Tariff tussle touches local companies
Washington's tough tariff talk on steel and aluminum will have – and already has, in some cases – an impact on midstate companies.
In March, President Donald Trump said he would impose a 25 percent tariff on steel and a 10 percent tariff on aluminum imports, a move that initially excluded U.S. allies. Late last month, Trump imposed tariffs on those same allies, provoking threats of retaliation against American companies.
Trump has said tariffs are necessary to change a global trading system that allows other countries to take advantage of the U.S., which runs a trade deficit with most counties.
The tariffs will affect many of the 375 companies represented by the Manufacturers’ Association of South Central Pennsylvania.
“We have members that make products that get packaged in steel cans. We have members that deal with rolled sheets of aluminum,” said Todd Willman, a spokesman for the association. “You’re dealing with everything from tanks to motorcycles to steel girders that go into bridges and components that go into railcar assemblies.”
The price of steel already has gone up between 30 percent and 40 percent since the tariffs were first announced, said Paul Nathanson, spokesman for the Washington, D.C.-based Coalition of American Metal Manufacturers and Users.
Businesses are also struggling to get quotes on the steel they need. And the lost business to overseas competition could threaten jobs.
“The U.S. is becoming an island of high steel price, resulting in customers simply importing the finished part,” he said. “So if the president wanted to help manufacturing, this is the exact opposite way of doing it.”
The Coalition of American Metal Manufacturers and Users was formed in response to the steel and aluminum tariffs introduced earlier this year. The Washington, D.C.-based coalition is comprised of eight organizations:
- American Institute for International Steel
- Associated Builders and Contractors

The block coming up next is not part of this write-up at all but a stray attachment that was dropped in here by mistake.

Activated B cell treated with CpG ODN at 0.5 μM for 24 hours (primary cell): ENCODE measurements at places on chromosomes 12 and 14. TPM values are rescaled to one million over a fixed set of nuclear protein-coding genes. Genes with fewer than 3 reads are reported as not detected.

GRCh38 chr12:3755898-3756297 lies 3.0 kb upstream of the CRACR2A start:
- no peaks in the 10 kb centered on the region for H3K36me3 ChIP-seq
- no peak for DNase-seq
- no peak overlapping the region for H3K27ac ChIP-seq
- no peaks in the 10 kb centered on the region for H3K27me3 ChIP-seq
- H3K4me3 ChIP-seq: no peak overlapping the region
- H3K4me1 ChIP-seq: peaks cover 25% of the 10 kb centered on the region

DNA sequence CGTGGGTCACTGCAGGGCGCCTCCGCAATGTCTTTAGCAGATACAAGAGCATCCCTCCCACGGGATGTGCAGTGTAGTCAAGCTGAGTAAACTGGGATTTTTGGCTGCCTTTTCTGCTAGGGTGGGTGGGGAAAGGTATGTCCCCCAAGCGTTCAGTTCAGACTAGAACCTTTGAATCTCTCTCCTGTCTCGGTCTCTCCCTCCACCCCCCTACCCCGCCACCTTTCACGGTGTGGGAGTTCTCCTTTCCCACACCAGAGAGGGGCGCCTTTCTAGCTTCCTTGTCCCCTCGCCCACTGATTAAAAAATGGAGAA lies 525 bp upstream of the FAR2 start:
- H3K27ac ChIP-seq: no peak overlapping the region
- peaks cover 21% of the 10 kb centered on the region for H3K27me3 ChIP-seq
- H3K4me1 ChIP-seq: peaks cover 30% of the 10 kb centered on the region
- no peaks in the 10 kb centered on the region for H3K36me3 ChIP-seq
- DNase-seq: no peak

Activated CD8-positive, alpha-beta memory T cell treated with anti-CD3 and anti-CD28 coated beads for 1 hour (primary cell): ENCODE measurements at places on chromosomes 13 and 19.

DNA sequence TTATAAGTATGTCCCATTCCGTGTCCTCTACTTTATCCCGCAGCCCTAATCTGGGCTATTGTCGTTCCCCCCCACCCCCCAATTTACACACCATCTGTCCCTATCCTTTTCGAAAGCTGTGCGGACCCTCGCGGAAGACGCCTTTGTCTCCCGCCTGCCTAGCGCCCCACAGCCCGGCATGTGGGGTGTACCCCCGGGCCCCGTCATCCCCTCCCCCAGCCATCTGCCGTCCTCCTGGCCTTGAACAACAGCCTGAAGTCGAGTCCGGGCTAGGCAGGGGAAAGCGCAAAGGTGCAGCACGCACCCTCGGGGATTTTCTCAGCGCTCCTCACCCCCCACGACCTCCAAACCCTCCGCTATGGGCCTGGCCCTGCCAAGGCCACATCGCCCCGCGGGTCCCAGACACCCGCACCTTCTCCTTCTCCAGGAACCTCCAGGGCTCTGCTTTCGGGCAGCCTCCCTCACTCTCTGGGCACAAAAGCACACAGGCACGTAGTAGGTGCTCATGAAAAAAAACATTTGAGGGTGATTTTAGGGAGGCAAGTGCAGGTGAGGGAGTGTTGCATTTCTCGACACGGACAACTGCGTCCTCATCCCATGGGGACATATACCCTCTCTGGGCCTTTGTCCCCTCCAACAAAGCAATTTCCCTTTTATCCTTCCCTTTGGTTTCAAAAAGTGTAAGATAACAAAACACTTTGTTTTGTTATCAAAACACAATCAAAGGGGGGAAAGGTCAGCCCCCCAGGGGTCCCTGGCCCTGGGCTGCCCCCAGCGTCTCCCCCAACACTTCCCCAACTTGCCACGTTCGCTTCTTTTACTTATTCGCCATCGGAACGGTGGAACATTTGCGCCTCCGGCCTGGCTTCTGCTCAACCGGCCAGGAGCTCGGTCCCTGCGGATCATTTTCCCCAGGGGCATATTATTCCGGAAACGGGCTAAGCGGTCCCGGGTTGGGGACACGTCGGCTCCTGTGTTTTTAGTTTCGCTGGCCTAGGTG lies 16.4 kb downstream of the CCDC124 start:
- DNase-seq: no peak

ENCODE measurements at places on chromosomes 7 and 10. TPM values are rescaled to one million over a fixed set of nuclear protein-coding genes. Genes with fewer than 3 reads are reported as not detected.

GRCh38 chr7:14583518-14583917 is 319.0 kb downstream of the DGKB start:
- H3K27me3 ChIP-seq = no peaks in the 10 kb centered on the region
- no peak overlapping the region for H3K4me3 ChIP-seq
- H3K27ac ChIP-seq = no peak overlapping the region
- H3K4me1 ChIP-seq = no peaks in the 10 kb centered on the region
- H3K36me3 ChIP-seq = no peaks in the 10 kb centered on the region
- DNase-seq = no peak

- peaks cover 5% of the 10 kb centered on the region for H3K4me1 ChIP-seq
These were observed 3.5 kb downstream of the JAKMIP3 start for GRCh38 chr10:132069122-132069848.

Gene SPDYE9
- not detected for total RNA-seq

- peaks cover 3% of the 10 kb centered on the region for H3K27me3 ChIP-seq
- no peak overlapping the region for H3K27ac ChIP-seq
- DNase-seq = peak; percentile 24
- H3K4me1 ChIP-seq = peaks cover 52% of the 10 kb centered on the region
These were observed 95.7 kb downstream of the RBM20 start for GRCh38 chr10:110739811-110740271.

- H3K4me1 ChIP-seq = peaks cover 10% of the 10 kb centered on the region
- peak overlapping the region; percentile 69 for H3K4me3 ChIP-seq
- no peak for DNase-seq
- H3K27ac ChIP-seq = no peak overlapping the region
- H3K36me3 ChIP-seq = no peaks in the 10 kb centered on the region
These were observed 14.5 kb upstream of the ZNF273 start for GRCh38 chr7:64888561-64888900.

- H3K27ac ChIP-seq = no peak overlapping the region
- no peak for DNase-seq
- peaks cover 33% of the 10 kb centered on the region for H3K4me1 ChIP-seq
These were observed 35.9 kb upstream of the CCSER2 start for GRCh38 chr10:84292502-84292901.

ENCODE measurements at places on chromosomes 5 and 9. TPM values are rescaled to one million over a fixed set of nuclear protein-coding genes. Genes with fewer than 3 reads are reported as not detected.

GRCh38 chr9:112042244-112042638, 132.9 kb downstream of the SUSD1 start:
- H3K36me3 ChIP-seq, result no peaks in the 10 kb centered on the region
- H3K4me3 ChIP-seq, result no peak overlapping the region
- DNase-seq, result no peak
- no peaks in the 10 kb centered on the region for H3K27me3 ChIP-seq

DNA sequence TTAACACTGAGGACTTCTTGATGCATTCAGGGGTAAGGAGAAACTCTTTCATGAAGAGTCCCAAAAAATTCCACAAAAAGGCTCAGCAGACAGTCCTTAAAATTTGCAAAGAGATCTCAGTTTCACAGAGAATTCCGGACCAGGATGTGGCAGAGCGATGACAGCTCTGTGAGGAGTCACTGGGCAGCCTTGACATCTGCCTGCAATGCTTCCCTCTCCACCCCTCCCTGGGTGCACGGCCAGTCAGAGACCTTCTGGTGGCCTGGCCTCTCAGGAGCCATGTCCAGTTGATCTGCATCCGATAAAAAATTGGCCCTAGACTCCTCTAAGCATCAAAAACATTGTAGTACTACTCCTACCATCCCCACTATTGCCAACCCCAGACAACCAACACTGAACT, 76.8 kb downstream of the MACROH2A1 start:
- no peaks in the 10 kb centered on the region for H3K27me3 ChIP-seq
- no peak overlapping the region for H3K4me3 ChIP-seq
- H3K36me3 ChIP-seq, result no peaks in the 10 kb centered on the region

- Industrial Fasteners Institute
- National Tooling & Machining Association
- North American Association of Food Equipment Manufacturers
- Precision Machined Products Association
- Precision Metalforming Association
- American Wire Producer Association
The coalition formed in April to ensure that steel and aluminum users had a voice in the tariff debate, Nathanson said.
One such voice is that of the Follett Corp., which is headquartered in Easton. The 70-year-old company makes ice machines, ice dispensers, ice-storage bins and medical-grade refrigerators for use in the food-service industry. As a result of the tariffs, the company expects to see an increase between 12 percent and 15 percent increase on its steel costs by July 1, said Steve Follett, company president and CEO.
Follett Corp. will likely increase prices or add surcharges to make up the cost.
“It’s a pretty major issue for us,” Follett said. “We saw increases even before the retaliation.”
Following the March proposal, the Trump administration offered up tariff exemptions to the European Union (EU), Canada and Mexico. After a compromise could not be reached last month, Trump revoked the concessions. As a result, the EU retaliated with tariffs of its own on a number of U.S. goods, beginning July 1.
Among the U.S. goods that would be affected are motorcycles, which has sparked some concern from companies like Harley-Davidson Inc., which has an assembly plant in York County.
“We believe a punitive, retaliatory tariff on Harley-Davidson motorcycles in any of our major markets would have a significant impact on our sales, our dealers, our suppliers and our customers in those markets,” Harley spokesman Michael Pflughoeft said in a statement.
The EU also plans to add tariffs on cigarettes, juices and bourbon – totaling $3.3 billion worth of U.S. goods.
The impact on local producers depends on how much of their costs are made up by aluminum and steel, said Keystone Research Center labor economist Mark A. Price. Though the tariffs do introduce uncertainty, that tends to be the nature of business, he added.
“It doesn’t mean that capital lays idle, it just makes other investment opportunities more attractive. So I would tend to discount claims that uncertainty is hurting the broader economy now,” Price said.
Nonetheless, he suggested, the administration’s aggressive approach could wind up causing harm. “Only more time will tell how this works out,” he said.